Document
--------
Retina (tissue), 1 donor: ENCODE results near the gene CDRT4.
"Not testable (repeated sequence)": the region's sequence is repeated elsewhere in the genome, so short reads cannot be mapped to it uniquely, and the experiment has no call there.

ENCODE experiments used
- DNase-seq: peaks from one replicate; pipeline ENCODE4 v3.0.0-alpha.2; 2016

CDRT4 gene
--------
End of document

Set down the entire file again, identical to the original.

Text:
Retina (tissue), 1 donor: ENCODE results near the gene CDRT4.
"Not testable (repeated sequence)": the region's sequence is repeated elsewhere in the genome, so short reads cannot be mapped to it uniquely, and the experiment has no call there.

ENCODE experiments used
- DNase-seq: peaks from one replicate; pipeline ENCODE4 v3.0.0-alpha.2; 2016

CDRT4 gene